From the village, is approximately another 2mi to the campground. I found this to be the hardest part of the hike because we’re already tired and those 2mi feel a lot longer than 2 mi. Here the trail is more sand-like, which makes hiking harder. There are also some ups and downs in the trail which I think make this part more “moderate” than “easy”.
During the last portion of the trail, you’ll pass the Fifty Foot Falls and Navajo Falls on your left and then the Havasu Falls on your right shortly thereafter. The entrance to the campground is just past the Havasu Falls.
In hiking out, regardless of how you’re getting out (hiking or helicopter), you’ll need to hike this last sandy/ hilly portion to get back to the Supai Village. If hiking all the way to Hilltop, the majority of the trail will be flat with a very graduate grade until you get to the switchbacks just below Hilltop. This will be more difficult since it’s the last part of the hike and you’ll be tired by the time you reach them.
The Supai Village
Since my visit to Havasupai, I became interested in the reservation and their history and have read many articles that talk about the challenges that this community has faced, including everything from poverty to trouble youths to finding their own identity in a white-dominated world. I want to briefly touch on (since none of the other guides I read before coming mentioned this) that I was surprised at the economic state of the village. In many ways, it feels like walking through a third world country that is not part of America. Personally, I found this appealing as part of the point of coming here is to “get away from it all” and being in this remote community removed from the world does exactly that.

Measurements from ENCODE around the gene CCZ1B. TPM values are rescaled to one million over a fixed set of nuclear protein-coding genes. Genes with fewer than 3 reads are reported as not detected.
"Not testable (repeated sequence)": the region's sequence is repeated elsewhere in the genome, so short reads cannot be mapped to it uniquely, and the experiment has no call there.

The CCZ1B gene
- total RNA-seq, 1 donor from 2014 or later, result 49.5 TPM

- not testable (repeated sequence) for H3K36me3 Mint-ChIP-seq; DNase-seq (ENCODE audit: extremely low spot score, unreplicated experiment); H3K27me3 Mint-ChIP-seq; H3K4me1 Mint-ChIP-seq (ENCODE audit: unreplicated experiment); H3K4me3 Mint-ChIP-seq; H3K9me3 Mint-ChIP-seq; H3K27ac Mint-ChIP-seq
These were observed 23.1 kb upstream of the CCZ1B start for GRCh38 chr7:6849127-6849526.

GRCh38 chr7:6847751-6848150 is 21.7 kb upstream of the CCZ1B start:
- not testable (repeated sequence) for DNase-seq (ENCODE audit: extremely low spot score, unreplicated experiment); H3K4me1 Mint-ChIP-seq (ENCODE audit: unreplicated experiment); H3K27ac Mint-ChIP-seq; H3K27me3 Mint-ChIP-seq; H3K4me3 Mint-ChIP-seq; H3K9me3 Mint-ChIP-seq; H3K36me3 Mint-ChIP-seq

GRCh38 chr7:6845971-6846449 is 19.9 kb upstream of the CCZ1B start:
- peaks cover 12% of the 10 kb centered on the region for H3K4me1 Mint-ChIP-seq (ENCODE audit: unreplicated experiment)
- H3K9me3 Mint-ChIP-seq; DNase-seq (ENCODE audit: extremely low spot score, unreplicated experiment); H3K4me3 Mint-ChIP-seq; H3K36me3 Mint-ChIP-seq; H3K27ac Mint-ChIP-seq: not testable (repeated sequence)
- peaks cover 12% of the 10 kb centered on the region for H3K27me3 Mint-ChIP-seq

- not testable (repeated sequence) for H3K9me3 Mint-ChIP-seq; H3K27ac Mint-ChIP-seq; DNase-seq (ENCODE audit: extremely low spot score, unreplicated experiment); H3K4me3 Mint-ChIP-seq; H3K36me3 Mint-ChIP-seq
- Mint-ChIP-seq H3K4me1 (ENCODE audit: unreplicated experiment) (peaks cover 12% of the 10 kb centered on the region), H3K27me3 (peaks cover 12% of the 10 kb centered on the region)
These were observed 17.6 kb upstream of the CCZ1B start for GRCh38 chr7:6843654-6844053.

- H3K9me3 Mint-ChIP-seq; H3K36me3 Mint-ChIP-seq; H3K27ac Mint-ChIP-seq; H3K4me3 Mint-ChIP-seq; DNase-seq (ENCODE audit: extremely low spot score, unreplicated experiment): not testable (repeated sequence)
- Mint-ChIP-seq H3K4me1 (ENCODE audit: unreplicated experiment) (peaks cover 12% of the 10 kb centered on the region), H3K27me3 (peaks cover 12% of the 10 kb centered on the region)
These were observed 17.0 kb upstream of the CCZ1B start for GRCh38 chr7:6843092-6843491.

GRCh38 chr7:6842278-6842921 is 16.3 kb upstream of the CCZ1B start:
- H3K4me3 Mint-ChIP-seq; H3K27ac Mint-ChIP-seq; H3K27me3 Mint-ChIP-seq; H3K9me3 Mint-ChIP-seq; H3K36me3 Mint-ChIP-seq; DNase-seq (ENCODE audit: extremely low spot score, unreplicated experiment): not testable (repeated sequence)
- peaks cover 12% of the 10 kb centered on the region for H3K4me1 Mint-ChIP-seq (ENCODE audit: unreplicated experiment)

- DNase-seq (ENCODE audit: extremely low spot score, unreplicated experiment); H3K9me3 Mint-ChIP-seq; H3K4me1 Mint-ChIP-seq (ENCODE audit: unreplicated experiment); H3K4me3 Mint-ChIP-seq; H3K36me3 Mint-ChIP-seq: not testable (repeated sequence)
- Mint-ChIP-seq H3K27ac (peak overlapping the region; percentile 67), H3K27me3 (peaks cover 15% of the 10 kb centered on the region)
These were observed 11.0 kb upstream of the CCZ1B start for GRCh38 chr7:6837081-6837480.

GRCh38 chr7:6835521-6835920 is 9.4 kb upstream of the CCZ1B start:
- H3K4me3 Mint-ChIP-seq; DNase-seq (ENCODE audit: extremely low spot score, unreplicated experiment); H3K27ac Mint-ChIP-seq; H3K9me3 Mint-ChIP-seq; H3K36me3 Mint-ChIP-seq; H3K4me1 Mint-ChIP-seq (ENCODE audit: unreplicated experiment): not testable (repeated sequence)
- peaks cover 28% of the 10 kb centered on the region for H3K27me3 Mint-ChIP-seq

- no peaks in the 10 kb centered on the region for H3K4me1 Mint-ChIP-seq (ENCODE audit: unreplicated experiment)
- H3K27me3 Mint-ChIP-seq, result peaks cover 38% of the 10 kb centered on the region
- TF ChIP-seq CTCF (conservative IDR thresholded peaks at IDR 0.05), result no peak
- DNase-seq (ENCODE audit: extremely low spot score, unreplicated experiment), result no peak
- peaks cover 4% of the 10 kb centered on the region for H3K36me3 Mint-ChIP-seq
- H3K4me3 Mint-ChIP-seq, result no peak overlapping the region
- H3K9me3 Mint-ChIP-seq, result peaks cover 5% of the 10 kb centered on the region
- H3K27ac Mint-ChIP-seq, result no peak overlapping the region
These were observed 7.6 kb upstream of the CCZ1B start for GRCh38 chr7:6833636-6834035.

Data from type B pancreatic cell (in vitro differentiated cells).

The majority of the negative articles that I’ve read since my visit that talk about the terrible state of the campground or safety concerns in the village were written over 10 years ago. It’s very clear that a lot has changed in those ten years as many of the concerns raised in those articles don’t exist anymore (and the campground is impeccably clean). As when traveling anywhere, it’s important to be aware of your surroundings, which I would recommend doing here as with anywhere, but I also want to be very clear that at no point during this trip did I ever feel unsafe being here.
The Havasupai Campground
The campground is located along Havasu Creek between Havasu Falls and Mooney Falls. There’s lots of shade and lots of great camping spots. The river forks through the campground with great camping spots along both sides of the river and on the island in the middle.